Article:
Inspiring the next generation

Halfords has put its weight behind national cycle training programme Bikeability in a bid to get 25,000 more primary school kids cycling.

The chain is giving an estimated £1 million to the delivery of Bikeability training, and is also offering free bike checks for Bikeability pupils and their families and teachers who visit its stores across the country. Talks to offer refurbished trade-in bikes to poorer children are also underway.

Ahead of the announcement, research carried out by YouGov on behalf of Halfords found that 56 per cent of parents want cycling on the national curriculum so all kids can ride ‘competently, confidently and proficiently’ on the roads.

Bikeability Trust chief Paul Robison said: “Working with Halfords will give us the chance to extend our scope to reach thousands more children and help raise awareness of cycling as an essential life skill.”

Robison says the repair element also helps improve Bikeability delivery for everyone involved, as instructors making minor repairs to kids’ bikes can take up to a quarter of the initial training session and, even worse, kids cannot complete sessions because their bikes just aren’t safe to ride.

“I’m regularly told Bikeability instructors have to turn children away because they don’t have a bike in working condition,” says Robison. “You can imagine the consequences for the children who have to go back to classes from the playground, after they have been looking forward to it. They would be devastated, while all their other classmates are out cycling.

“Bikeability is that bit more effective still when you free up time for training; that could be up to 25 per cent more time spent riding bikes.”

While Halfords’ funding increases the children receiving training in the UK, there’s still a long way to go. Recent Bikeability figures show only 340,000 of a possible 500,000 Bikeability-age children in the UK have access to the training because of limited funds for places. The Department for Transport currently provides £40 million to the Bikeability Trust, which local authorities apply to local children.

Funds are distributed to schools in that area and delivered by Bikeability trained instructors, either via the school or a third-party provider. It costs around £40 per head to deliver Bikeability training to Level 2. The Bikeability Trust estimates bids for places currently exceed the available budget by £20 million. Training is delivered to primary school children in years five and six, at two levels. Bikeability Level 1 usually takes place in playgrounds or parks, away from traffic, and teaches kids the basic components of a bike, as well as stopping, starting, gear use, and manoeuvring. Level 2 takes kids out onto quiet roads and teaches them to negotiate light traffic, as well as different hazards on the streets.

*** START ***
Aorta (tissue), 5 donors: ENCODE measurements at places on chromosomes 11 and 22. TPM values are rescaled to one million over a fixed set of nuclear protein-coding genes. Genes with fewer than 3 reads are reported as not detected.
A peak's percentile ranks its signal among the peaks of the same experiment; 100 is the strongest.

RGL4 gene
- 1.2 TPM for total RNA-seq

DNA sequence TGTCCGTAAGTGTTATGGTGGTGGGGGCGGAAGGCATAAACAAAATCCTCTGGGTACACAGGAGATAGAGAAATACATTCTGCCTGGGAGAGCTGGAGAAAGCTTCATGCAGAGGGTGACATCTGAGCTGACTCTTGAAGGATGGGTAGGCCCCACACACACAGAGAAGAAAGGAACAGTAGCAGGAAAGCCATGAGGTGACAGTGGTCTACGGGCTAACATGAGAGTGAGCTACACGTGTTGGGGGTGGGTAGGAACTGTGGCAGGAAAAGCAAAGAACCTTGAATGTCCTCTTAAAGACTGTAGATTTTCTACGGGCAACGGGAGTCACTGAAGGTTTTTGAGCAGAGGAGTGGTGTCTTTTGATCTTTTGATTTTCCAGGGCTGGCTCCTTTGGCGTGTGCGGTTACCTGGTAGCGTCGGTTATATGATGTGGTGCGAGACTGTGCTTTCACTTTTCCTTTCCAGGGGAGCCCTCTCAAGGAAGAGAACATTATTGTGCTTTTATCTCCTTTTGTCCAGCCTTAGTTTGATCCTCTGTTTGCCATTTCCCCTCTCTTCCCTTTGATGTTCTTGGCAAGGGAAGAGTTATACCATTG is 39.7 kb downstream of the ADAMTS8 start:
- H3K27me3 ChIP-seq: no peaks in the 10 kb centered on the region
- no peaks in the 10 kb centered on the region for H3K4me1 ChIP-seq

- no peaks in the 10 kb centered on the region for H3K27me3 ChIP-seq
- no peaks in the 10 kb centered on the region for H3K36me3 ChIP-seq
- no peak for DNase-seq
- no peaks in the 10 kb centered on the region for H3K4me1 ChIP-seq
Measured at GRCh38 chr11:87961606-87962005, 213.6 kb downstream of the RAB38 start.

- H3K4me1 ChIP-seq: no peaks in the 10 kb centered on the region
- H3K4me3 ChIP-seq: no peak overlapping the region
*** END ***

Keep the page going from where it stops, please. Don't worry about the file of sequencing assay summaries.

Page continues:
Of kids who take Bikeability training, 50 per cent cycle more afterwards than they did before, often in play, or to the shops, but cycling to school remains low, despite training – likely a product of local road conditions.

Looking to the future, Robison would like to address the situation where some families don’t have access to a bike at all – a particular issue in households where money is tighter, and among pupils from schools in poorer areas. This is something that could become part of an ongoing Halfords deal, Robison says. He notes it may come in the form of a trade-in scheme for kids’ bikes, with bikes traded in refurbished and made available for children from families of low incomes. While Halfords isn’t committed to the idea yet, it is something he is exploring. “Bikeability schemes tell us it’s quite common in some areas for kids not to have bikes at all,” he says.

While schools can use Bikeability money for student ‘pool bikes’, kids with their own bikes – following their training – can keep riding long after classes are over.

Over the summer, Halfords also offered Bikeability students ten per cent discounts on new bikes ahead of the new term. Halfords’ funding will help train those 25,000 kids during the upcoming Autumn term, and children, their families and teachers will need to provide Bikeability consent letters to prove their eligibility for free bike checks in store.

Halfords chief executive Graham Stapleton says: “By helping more children cycle more safely and more often, families will be inspired to get out on their bikes.”

Cycling Minister Jesse Norman adds: “The benefits of cycling and walking are enormous. For people, it means cheaper travel and better health. For businesses, it means increased productivity and increased footfall in shops, and for society as a whole, it means lower congestion, better air quality and vibrant, attractive places.

“Halfords’ investment in cycle training for children is a great boost for the delivery of the Bikeability programme. This investment in the future generation of cyclists will allow us to reach and train more children than ever before.” 

In other news...

‘Maximum fun’ – DMR talks through the brand’s first kids’ bikes

DMR has been at the heart of the dirt jump and MTB scene for decades. …